'Learning objectives' for every course

Leaders of several academic departments will be invited to a day-long workshop this spring about a skill that eventually all the departments will have to demonstrate: writing course-by-course “learning objectives” to put on record just what it is that UW expects its students to learn.

Writing such specifics is going to take time, says associate vice-president (academic) Geoff McBoyle, but it’s a necessity — required by provincial procedures that UW has signed onto — and it’ll allow comparisons of UW’s curriculum and standards with those of other universities, even in an international context.

“We are one of the last few areas in the English-speaking world that does not do learning objectives,” McBoyle told UW’s senate earlier this month, saying that that’s about to change, as senate gave its approval to new “Guidelines for Academic Program Reviews”.

UW does such reviews of undergraduate programs on a seven-year cycle, and is now expected to conform to “review and audit guidelines” from the Council of Ontario Universities. In addition, McBoyle told the senate, Waterloo has agreed to use the University Undergraduate Degree Level Expectations, or UUDLEs, from another provincial group, the Ontario Council of Academic Vice-Presidents.

He said the new requirement will add to UW’s “transparency” because the exact expectations for students will be on record: take this academic program or pass this course, and here in black-and-white is a statement of what you’ll have learned.

Senate approval of the new guidelines, which imply that “learning objectives” will soon be part of the daily grind, came quickly, but not without a warning from one of its members, David De Vidi, philosophy professor and president of the faculty association. “I have colleagues who have been through nightmares” with the time-consuming work of writing such objectives, he said. “I don’t understand why we need to invest faculty time into paperwork.”

The program review guidelines include a general statement about UW, which De Vidi called “zombielike rhetoric”. It says in part: “At the heart of UW’s distinctiveness is a culture of learning that is linked to the ‘real world’ together with an innovative approach to achieving its mission, through co-operative education, distance education, technology transfer and research partnerships at the local, national and international levels.”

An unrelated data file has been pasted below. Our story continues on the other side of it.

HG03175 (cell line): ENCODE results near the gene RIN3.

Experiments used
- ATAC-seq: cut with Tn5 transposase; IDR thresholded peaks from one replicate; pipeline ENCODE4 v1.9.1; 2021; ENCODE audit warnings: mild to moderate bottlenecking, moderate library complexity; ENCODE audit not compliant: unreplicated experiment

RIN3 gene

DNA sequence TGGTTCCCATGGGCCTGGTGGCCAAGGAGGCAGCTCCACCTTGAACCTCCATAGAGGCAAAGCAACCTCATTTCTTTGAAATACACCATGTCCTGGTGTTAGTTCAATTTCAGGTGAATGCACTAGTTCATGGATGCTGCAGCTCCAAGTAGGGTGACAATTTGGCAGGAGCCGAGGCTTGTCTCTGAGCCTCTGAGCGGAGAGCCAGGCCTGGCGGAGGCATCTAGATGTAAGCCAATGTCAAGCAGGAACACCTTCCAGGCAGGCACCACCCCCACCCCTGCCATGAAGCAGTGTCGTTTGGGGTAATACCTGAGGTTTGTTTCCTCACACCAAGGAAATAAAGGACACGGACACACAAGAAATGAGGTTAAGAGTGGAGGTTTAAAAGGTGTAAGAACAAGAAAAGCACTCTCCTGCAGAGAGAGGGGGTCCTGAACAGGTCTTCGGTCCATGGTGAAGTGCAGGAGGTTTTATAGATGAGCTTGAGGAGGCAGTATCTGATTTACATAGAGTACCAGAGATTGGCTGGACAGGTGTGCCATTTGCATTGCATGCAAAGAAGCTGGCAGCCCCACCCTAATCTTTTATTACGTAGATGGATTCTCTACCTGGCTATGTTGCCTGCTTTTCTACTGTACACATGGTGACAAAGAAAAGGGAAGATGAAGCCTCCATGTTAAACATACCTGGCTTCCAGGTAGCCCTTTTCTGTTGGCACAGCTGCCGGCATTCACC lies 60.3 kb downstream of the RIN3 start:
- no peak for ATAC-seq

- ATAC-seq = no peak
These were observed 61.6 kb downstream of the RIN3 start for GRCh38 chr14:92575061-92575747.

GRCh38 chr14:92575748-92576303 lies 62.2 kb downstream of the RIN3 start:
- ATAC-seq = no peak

On the writing of course-by-course learning objectives, the rubber meets the road some time in April, when McBoyle will call together representatives of the departments whose turn for a program review comes up in 2009-10. They’ll be the first to face the new expectations. Scheduled for that honour are English, drama, philosophy, psychology, and a number of smaller arts programs, as well as environment-and-business, biology and optometry.

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Online registration for staff training

Stellar customer service, intercultural communications, successful supervision and “defining your financial future” — all are part of the EDGE program being offered this winter by the Organizational and Human Development office.

The EDGE brochure is being provided in a digital format this time round, says a memo that went out to staff members a few days ago. “The digital brochure is a PDF that can be filled out and submitted back to the OHD via email, or it can be printed off and submitted through the interoffice mail. Hard copies of the brochure have been mailed out to those staff that do not have access to e-mail. As well, hard copies of the brochure are available upon request.”

“The University is committed to lifelong learning,” says the brochure, explaining that OHD “is focused on providing opportunities for staff to develop both professionally and personally. . . . Some courses are brand new and some tried and true programs are back.”

The tried-and-true would include the Leadership for Results program, which (under a series of names) has been UW’s core training program for more than a decade. Sessions will be offered over several Thursday mornings: “The Basic Principles” on February 7, “Constructive Feedback” on February 14, and so on.